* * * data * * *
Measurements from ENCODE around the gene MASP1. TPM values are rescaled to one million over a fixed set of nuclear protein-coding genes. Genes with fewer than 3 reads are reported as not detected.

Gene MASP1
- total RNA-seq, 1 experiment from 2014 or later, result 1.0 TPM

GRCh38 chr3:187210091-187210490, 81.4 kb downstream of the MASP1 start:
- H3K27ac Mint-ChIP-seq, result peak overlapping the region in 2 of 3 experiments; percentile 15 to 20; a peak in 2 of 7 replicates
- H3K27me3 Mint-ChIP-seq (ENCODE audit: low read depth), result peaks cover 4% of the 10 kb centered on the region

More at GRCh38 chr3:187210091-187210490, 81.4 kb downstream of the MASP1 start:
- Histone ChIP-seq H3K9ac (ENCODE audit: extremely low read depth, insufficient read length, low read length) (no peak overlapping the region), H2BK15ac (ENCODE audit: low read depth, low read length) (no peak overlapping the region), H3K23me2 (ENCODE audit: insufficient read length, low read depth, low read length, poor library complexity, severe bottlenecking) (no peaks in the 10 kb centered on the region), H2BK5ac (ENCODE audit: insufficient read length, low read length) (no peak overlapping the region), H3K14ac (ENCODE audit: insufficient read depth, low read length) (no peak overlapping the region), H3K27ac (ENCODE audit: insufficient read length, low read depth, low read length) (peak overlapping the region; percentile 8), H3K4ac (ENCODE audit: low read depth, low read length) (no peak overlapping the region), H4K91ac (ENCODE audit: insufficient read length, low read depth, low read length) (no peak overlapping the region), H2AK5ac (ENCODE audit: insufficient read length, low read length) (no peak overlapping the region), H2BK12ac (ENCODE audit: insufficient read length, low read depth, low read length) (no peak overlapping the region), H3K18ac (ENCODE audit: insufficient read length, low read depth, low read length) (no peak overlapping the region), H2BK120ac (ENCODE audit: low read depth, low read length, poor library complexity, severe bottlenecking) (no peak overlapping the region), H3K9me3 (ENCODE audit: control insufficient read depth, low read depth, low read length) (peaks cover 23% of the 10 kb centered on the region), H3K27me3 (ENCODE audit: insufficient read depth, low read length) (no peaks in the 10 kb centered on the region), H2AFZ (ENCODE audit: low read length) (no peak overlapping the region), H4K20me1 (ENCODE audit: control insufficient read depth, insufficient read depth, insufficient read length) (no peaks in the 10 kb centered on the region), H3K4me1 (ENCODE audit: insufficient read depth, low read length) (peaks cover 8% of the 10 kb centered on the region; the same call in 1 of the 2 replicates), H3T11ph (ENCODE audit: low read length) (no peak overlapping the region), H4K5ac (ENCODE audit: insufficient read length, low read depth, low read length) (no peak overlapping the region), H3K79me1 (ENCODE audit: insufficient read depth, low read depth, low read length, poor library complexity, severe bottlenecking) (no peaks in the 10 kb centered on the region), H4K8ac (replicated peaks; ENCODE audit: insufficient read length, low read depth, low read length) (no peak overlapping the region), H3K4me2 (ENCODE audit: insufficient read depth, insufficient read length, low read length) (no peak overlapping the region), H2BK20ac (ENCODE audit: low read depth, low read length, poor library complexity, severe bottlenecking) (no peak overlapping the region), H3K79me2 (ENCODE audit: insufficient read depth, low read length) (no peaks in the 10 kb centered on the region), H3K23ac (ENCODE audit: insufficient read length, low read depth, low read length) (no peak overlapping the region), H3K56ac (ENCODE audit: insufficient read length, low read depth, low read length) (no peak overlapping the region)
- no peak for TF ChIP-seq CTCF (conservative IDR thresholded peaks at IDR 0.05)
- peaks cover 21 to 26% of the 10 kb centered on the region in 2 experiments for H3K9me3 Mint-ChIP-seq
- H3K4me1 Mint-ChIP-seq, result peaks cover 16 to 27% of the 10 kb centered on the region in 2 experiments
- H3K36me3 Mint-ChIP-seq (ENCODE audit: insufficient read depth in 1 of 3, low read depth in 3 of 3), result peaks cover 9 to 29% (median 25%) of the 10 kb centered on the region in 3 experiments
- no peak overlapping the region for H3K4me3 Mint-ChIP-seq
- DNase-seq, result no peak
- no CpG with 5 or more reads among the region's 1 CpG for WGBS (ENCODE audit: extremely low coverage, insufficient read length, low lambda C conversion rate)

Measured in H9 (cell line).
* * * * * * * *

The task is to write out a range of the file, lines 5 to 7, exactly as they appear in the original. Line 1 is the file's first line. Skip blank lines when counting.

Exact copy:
- H3K27ac Mint-ChIP-seq, result peak overlapping the region in 2 of 3 experiments; percentile 15 to 20; a peak in 2 of 7 replicates
- H3K27me3 Mint-ChIP-seq (ENCODE audit: low read depth), result peaks cover 4% of the 10 kb centered on the region

More at GRCh38 chr3:187210091-187210490, 81.4 kb downstream of the MASP1 start: